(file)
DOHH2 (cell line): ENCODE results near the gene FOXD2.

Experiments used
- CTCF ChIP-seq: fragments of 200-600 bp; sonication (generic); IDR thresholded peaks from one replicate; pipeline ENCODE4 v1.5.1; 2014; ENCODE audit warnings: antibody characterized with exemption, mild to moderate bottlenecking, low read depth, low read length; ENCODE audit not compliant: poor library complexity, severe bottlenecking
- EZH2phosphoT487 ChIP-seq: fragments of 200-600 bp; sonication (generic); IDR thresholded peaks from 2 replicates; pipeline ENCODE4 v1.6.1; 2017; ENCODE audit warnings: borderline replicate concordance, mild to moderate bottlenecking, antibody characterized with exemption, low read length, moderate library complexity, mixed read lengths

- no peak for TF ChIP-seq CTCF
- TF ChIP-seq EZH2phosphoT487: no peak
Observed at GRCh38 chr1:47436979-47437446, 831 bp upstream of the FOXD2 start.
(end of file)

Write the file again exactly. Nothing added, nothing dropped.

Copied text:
DOHH2 (cell line): ENCODE results near the gene FOXD2.

Experiments used
- CTCF ChIP-seq: fragments of 200-600 bp; sonication (generic); IDR thresholded peaks from one replicate; pipeline ENCODE4 v1.5.1; 2014; ENCODE audit warnings: antibody characterized with exemption, mild to moderate bottlenecking, low read depth, low read length; ENCODE audit not compliant: poor library complexity, severe bottlenecking
- EZH2phosphoT487 ChIP-seq: fragments of 200-600 bp; sonication (generic); IDR thresholded peaks from 2 replicates; pipeline ENCODE4 v1.6.1; 2017; ENCODE audit warnings: borderline replicate concordance, mild to moderate bottlenecking, antibody characterized with exemption, low read length, moderate library complexity, mixed read lengths

- no peak for TF ChIP-seq CTCF
- TF ChIP-seq EZH2phosphoT487: no peak
Observed at GRCh38 chr1:47436979-47437446, 831 bp upstream of the FOXD2 start.